Appeal to Anger

a.k.a.; Argumentum ad iram

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The appeal to anger fallacy is committed when a person claims anger as evidence for the validity of a claim. This fallacy can also be known as an appeal to hatre, an appeal to hate, or an appeal to outrage. There are two types; one uses anger as support for an argument, and the other one uses it against an argument.

An example of an appeal to anger is as follows;
John says, “Snow is black.”
Jenny gets angry about this.
John sees that and says, “Your anger means I’m right.”
Jenny responds with, “No. Your statement angers me which means you’re wrong.”

John is appealing to Jenny’s anger to support his argument that snow is black. Jenny is appealing to that same anger to argue that snow is not black. Jenny’s emotional reaction to John’s original claim is not evidence for or against that claim. Both of them are guilty of having committed an appeal to anger.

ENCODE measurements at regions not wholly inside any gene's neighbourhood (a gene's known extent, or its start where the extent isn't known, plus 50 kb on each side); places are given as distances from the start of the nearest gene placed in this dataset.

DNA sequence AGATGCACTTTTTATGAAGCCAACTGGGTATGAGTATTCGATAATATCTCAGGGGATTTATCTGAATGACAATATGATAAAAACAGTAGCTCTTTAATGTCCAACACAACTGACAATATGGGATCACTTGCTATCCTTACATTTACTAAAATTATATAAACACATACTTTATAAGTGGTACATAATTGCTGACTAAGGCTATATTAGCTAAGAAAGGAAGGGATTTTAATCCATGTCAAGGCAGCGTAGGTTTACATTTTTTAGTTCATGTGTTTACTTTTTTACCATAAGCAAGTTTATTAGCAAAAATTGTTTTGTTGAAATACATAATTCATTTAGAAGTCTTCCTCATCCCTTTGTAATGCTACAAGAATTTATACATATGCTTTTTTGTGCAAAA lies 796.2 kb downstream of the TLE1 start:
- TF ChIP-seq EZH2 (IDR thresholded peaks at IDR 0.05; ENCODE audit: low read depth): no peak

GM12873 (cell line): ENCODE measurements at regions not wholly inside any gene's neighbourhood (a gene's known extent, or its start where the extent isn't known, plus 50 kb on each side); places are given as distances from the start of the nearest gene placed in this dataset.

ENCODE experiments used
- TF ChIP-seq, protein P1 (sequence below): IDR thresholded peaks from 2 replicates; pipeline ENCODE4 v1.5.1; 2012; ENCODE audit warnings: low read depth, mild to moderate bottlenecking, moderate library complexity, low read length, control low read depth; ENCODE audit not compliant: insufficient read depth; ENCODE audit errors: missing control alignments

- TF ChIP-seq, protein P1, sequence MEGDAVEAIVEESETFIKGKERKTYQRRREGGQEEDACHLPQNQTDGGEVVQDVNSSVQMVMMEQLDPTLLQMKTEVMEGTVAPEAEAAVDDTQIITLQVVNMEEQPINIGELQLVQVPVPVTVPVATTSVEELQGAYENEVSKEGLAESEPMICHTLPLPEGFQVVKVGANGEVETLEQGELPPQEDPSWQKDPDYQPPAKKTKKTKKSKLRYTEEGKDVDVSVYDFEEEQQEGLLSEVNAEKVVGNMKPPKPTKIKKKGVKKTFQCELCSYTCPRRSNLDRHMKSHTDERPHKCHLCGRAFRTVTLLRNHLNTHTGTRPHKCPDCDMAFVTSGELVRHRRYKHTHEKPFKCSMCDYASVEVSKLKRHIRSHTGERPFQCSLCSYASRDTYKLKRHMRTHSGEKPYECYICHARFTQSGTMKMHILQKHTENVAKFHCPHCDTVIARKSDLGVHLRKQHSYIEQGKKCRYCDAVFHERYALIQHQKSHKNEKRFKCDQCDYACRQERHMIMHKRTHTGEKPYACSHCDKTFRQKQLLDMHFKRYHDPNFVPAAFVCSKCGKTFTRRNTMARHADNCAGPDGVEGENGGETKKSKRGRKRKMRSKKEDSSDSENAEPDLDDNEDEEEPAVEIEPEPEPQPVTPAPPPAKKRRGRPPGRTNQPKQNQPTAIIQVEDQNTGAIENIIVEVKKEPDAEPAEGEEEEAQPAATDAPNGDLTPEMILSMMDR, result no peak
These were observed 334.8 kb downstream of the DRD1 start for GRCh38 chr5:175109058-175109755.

Another example is as follows;
Joe thinks to himself, “I’m angered, outraged even, that people think differently than me. Therefore they need to think the same as me.”

Joe is committing an appeal to anger because his anger is not evidence that other people need to change the way they think. Using anger, or outrage, to support a claim is an appeal to anger, or outrage.

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